"Reading With Sophie" is a new program for Butler Elementary School's BLAST students.
Students in Butler's Learning After School Time program spend time every Tuesday reading to Sophie, a 6-year-old cocker spaniel. The therapy dog sits while students read books to her, helping the students develop their skills and an appreciation for reading.
"It's so kids have a love for reading, not just as something they have to do, but something they want to do," Norma Adson, Sophie's owner, said.
Adson, a retired Fort Dodge Community School District secretary, said she always wanted to do something with Sophie after retiring.
"I saw this program several years ago on the Internet, and they had one in Chicago. I thought, I'd really like to do that," she said. "I thought, that's something I'm going to do."
The program was originally developed in Salt Lake City in 2000.
"They wanted to see if students that have a hard time reading out loud, or don't like to read out loud in front of a classroom, how they would do reading one-on-one with a dog," she said. "Sometimes kids can be pretty judgmental in classrooms. The study really showed that after three years' time, the kids improved their reading skills by just sitting and reading with the dog."
Adson approached BLAST Coordinator Sherri Schill last year with the idea of doing the program at Butler Elementary.
"Norma had this ingenious idea that's added another dimension to our BLAST reading program," Schill said. "We've been doing large group reading with certified teachers, small group reading with foster grandparents, and tutoring. Norma's Reading With Sophie idea has added even more excitement and enthusiasm for reading."
Sophie has had all her vaccinations, and has completed obedience classes with the Fort Dodge Kennel Club and received a Canine Good Citizens Award from the American Kennel Club, Adson said.
"It says she's a nice dog, and I can use her for this," she said. "I'm planning on taking her to the nursing homes also. She's just a little friendly dog I thought kids would like."
The idea was approved by the Fort Dodge Community School District board, and the program started in December. It is now in its sixth week.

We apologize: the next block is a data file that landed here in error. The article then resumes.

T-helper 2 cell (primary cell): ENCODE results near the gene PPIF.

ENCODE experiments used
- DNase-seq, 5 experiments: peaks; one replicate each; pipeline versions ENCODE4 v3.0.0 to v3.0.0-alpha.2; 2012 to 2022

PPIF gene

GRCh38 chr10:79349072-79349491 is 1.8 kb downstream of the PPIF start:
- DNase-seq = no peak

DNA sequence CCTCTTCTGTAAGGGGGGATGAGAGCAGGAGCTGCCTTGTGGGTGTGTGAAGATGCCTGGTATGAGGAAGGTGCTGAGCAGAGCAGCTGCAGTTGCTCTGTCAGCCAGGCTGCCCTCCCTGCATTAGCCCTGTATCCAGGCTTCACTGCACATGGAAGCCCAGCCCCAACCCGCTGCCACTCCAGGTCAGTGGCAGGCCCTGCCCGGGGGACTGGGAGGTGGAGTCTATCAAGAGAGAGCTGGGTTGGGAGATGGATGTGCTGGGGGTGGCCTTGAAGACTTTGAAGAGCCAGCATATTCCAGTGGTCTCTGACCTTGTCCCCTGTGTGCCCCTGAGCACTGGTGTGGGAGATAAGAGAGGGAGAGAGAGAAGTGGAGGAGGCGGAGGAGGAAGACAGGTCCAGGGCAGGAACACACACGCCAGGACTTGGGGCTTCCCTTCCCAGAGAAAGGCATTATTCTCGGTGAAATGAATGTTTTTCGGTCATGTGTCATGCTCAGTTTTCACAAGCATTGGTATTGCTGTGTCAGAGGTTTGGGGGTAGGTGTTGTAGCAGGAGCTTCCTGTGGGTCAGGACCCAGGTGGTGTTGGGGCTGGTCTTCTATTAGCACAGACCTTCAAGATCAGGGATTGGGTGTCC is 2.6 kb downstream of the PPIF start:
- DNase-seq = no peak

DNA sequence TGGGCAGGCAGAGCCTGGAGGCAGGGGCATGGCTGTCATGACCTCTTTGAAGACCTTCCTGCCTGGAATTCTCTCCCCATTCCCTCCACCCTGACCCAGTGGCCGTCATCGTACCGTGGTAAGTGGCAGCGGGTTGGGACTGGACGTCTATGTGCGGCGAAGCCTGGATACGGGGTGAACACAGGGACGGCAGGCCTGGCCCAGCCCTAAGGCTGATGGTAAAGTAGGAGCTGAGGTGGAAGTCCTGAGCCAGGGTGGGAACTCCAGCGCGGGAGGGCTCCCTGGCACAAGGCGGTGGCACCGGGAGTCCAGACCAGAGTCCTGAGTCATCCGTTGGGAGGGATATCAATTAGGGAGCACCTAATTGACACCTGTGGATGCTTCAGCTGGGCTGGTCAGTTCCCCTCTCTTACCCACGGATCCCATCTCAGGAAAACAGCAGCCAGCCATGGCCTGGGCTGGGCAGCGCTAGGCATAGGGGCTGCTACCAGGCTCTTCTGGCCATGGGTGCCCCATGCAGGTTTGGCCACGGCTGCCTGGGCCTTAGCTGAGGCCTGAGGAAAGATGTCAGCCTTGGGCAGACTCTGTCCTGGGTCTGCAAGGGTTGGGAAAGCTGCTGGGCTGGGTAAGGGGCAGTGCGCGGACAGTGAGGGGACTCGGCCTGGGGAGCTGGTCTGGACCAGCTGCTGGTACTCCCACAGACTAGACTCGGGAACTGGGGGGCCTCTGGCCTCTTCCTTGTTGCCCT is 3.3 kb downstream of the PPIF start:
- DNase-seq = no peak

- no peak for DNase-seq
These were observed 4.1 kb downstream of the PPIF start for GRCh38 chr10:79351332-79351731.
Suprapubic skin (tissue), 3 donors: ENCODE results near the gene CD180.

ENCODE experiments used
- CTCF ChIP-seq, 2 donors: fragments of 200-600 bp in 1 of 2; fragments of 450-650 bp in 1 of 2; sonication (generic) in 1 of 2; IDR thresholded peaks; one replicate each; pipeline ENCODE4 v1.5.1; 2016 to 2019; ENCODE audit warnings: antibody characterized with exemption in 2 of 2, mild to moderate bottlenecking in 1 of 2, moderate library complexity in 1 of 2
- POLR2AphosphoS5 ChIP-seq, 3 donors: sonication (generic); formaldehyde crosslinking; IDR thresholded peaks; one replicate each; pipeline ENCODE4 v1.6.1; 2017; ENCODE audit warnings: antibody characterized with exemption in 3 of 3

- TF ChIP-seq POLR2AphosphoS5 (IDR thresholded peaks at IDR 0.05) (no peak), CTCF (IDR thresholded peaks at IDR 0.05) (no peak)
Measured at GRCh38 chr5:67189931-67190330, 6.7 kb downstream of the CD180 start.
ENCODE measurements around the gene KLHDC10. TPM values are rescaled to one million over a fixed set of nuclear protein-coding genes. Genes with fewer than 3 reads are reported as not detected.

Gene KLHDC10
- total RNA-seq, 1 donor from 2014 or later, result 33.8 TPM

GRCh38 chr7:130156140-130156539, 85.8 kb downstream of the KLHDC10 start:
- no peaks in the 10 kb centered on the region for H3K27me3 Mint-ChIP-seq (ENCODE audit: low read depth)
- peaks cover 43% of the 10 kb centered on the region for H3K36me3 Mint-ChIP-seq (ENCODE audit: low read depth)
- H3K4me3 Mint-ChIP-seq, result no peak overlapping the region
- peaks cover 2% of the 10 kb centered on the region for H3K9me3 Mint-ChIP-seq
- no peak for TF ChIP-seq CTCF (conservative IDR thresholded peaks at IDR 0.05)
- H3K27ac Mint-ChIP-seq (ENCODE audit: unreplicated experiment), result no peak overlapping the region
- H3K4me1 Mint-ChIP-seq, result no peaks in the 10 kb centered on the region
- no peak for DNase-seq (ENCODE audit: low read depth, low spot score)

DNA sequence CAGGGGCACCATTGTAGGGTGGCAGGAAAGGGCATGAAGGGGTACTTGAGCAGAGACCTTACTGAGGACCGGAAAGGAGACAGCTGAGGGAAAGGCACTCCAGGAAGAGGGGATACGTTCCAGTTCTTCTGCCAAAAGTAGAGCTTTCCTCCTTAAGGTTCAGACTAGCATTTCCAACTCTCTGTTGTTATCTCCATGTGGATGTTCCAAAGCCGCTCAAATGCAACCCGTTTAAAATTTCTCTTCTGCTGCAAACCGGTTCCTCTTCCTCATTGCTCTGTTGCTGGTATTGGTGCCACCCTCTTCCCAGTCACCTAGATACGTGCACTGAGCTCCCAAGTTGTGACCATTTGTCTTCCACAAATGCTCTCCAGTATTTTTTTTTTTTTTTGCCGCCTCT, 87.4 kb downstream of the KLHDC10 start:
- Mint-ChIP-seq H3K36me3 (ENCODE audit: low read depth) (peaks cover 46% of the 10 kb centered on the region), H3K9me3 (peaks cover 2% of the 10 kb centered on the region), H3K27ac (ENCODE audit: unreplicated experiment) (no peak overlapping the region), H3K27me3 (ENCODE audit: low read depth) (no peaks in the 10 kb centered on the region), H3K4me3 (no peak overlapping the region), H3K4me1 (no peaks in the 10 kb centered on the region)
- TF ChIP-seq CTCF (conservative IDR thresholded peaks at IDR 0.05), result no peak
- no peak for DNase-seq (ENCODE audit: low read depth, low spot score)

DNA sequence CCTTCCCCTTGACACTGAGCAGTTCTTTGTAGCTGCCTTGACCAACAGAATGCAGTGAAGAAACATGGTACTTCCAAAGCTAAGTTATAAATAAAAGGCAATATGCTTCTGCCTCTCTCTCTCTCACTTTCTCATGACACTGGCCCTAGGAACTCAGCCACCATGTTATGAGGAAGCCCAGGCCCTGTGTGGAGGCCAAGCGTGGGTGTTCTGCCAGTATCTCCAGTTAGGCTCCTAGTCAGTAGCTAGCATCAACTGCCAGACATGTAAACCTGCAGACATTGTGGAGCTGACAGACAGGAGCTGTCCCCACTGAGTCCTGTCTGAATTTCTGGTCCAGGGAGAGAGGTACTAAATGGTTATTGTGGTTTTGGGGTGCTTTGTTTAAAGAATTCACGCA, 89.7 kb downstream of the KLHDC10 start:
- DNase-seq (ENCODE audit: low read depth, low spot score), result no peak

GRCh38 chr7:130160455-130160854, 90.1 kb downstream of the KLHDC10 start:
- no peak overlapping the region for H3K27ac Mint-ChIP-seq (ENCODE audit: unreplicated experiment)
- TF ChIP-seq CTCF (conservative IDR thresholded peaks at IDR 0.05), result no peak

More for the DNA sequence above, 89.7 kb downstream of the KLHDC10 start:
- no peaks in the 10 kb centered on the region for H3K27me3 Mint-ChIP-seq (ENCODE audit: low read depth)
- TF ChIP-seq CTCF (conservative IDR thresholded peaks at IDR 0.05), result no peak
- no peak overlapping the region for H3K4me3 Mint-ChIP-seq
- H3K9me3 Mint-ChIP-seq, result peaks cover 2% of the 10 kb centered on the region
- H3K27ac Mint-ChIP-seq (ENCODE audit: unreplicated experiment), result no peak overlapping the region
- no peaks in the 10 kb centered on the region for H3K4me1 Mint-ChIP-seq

"Now every kid here wants to read with Sophie," Adson said.
Schill said Reading With Sophie has greatly helped the students in BLAST.
"The kids adore it, because kids love animals. And they love to talk about their pets. It ties something they love, pets, to reading," she said. "It's very creative."
Many activities in the BLAST program are tied to improving reading skills, Schill said.
"Reading is a big part of BLAST, and we're working on reading every single day," she said.
The first student to participate in the program was Sophie Weydert, 9. Weydert said she enjoys reading with Sophie, and said it's helped her as a reader.
"I love reading," she said. "I've got a dog, and I've been reading to it in my room and everything."
A flyer was distributed for the program before it started, creating some misunderstandings for Weydert, Adson said.
"This Sophie saw it and thought people were going to be reading with her," Adson said. "So Sherri thought she'd be a good one to read with Sophie."
According to Adson, a parent approached her about the impact the program was having on the student.
"Her mom said to me, 'I went into her room. She was sitting in her bean bag chair, reading her book out loud.' She looked at me and said, 'She's never done that before,'" Adson said. "And it kind of made me feel good."
Adson said the kids in BLAST love Sophie and that Sophie enjoys the attention she receives.
"Everybody's fighting over getting to read with Sophie," she said. "We did four kids an hour. We sit one on one, and Sophie sits with us, and they read to her. Sophie sits and she's nonjudgmental."
BLAST will also have its annual Flashlight Reading Night at Butler Elementary, in cooperation with the Fort Dodge Noon Kiwanis, at 5 p.m. on Jan. 26.
Contact Brandon L. Summers at (515) 573-2141 or firstname.lastname@example.org